For multi-view dataset, (6) does not consider the consistency information across different views. To address this issue, we assume that different views have distinct matrices , but share the same matrix V. Meanwhile, we consider the instance missing information to handle the incompleteness of each view with the help of Weighted Matrix Factorization. Thus, (6) is rewritten as:


where the weighted matrix is defined as:


In real-world applications, the data matrices may be too large to fit into the memory. We propose to solve the above optimization problem in an online fashion with low computational and storage complexities. We assume that the data of each view is get by chunks and whose size is . Thus the objective function can be decomposed as:


where is the -th data chunk in the -th view, is the clustering indicator matrix for the -th data chunk, and is the diagonal weight matrix for the -th data chunk.


From (9), we can find that it is biconvex for and at each time . So we update and in an alternating way. Firstly, we will give the normalization of the dataset.

In multi-view data, there are scaling differences among views. In order to reduce these differences and improve the clustering results, the appropriate normalization is necessary. However, due to the mechanism of online learning, it is difficult to normalize the dataset using global information such as mean and variance. In this paper, instead we map all the instances to a hypersphere,

i.e. .

Next, we describe the following subproblems for the OPIMC optimization problem.
Subproblem of . With fixed, for each , the partial derivation of with respect to is


From the definition of , we can see that . Meanwhile, due to the zero filling of dataset, let , we get the following updating rule:


Here, for the sake of convenience, we introduce two terms and as below:


Consequently, (11) can be rewritten as:


Then, when new chunk coming, the matrices and can be updating easily as follows:


Subproblem of . With fixed and inspired by K-means, we introduce a matrix to record the distance between all the instances (the column of ) and all the clustering centers (the column of ) among all the views.


where denotes the -th instance of and denotes the entry of . Note that the indexes of all the row minimum values in matrix D represent the clustering indicators of the corresponding instances. Thus, we can get the following updating rule for :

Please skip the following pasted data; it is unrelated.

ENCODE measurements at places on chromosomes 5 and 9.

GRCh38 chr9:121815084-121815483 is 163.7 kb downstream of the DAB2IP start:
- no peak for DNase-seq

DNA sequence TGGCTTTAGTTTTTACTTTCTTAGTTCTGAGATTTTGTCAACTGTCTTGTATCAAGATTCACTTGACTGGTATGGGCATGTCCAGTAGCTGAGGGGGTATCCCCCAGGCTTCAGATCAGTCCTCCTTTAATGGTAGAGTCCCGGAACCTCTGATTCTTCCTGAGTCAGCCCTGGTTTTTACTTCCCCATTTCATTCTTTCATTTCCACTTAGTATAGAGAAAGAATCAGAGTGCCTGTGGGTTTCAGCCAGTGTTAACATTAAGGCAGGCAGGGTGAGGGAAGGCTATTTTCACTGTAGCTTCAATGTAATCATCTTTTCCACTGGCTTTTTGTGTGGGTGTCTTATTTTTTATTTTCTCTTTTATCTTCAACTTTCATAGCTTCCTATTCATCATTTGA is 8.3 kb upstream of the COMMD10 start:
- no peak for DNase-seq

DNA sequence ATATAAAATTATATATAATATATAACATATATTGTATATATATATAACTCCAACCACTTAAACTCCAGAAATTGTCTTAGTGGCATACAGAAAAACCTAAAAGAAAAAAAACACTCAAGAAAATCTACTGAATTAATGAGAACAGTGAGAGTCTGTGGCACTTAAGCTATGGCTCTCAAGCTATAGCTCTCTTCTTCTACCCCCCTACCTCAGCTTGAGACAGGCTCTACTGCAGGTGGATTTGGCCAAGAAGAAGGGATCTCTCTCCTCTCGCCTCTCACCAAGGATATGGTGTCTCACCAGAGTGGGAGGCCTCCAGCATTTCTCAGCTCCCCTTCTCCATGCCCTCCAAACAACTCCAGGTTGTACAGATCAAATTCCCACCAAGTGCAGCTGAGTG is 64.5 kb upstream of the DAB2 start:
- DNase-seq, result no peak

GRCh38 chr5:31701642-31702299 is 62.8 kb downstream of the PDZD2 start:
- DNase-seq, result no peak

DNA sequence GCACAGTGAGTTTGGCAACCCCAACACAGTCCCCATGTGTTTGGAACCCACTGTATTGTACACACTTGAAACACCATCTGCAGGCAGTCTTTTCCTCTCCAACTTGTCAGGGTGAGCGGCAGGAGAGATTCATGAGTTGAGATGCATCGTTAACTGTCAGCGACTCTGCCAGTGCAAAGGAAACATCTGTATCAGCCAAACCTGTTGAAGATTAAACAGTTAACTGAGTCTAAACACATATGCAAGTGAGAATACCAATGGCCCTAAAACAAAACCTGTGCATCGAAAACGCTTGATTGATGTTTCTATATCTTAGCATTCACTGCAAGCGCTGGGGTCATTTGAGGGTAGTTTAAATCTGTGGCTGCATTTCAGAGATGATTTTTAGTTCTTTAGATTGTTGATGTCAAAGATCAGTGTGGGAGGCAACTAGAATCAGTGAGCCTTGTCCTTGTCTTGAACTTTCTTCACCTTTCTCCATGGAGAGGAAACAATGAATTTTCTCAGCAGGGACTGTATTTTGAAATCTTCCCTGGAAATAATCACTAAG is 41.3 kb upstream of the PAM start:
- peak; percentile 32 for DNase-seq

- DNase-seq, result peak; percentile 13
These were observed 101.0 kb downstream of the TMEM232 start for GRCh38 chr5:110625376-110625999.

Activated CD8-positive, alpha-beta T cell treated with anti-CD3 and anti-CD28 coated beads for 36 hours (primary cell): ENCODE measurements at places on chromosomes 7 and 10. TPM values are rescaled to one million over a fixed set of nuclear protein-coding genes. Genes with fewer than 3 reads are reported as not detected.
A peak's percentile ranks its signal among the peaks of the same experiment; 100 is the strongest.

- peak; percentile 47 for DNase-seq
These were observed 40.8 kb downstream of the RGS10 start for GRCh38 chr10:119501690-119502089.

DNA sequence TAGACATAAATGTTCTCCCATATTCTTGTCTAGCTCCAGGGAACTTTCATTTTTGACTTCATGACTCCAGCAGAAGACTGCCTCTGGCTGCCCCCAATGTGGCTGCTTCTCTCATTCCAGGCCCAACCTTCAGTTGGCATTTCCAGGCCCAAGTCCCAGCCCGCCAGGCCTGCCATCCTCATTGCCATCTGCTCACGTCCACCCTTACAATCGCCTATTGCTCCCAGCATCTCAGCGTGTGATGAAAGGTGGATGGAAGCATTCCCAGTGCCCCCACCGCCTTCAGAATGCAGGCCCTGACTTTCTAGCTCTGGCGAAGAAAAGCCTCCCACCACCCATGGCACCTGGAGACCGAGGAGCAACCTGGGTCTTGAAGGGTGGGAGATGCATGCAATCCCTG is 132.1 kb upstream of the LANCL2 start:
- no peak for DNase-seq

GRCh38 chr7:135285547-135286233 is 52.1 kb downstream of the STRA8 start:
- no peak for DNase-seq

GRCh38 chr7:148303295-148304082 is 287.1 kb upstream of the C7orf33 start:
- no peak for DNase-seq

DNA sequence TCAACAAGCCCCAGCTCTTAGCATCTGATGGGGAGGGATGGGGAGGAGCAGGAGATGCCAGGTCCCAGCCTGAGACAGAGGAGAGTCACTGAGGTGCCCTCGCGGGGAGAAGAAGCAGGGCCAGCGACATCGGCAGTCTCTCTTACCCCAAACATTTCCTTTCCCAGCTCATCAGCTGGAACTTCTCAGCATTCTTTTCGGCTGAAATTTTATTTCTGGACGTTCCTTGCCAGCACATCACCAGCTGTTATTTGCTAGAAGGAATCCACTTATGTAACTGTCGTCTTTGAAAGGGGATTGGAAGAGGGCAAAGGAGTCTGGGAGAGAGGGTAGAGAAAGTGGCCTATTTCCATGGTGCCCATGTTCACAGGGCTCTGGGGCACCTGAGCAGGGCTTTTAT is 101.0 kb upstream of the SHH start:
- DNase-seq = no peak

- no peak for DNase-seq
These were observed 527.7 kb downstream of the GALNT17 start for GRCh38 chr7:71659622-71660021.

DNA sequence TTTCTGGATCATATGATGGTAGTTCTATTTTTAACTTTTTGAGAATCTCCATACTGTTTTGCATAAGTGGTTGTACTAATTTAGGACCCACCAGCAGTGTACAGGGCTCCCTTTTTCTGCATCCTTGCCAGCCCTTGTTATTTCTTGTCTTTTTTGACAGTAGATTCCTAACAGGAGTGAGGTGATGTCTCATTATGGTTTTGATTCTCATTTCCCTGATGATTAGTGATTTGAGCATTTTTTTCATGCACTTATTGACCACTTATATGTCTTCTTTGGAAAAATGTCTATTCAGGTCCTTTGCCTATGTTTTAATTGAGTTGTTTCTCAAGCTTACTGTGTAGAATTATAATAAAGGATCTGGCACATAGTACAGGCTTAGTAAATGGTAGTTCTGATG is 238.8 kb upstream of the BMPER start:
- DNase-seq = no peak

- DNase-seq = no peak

where (16) is two matlab instructions.

From the above procedure, we have solved the first three problems of OMVC [Shao et al.2016]. In the following we will present the solution to OMVC’s fourth problem. Termination determination for iterative convergence: By unfolding the objective function (9), we can get


where ratio denotes the incomplete rate of the dataset and denotes the matrix trace. From (17), by recording the statistics of R and T, we can easily get the loss of all the scanned instances. Moreover, the memory space requirement for this operation is very small, i.e. .

It is worth noting that for the first initial chunk, because of the random initialization of U,V and the small size of the chunk, in updating U, some clustering centers are likely to be degraded. In order to prevent this, in the iterative update of the first chunk, we use the chunk average values to fill the degenerative clustering centers. While in the iterative update for other chunks, we use the last corresponding values to fill. The experiment results verify the effectiveness of this operation.

The entire optimization procedure for OPIMC is summarized in Algorithm 1.

0:  Data matrices for incomplete views , weight matrices , parameter , number of clusters .
1:  , for each view .
2:  for  do
3:     Draw for all the views.
4:     if  then
5:        Initialize the , with random value.
6:     else
7:        Initialize the according to Eq.(15-16).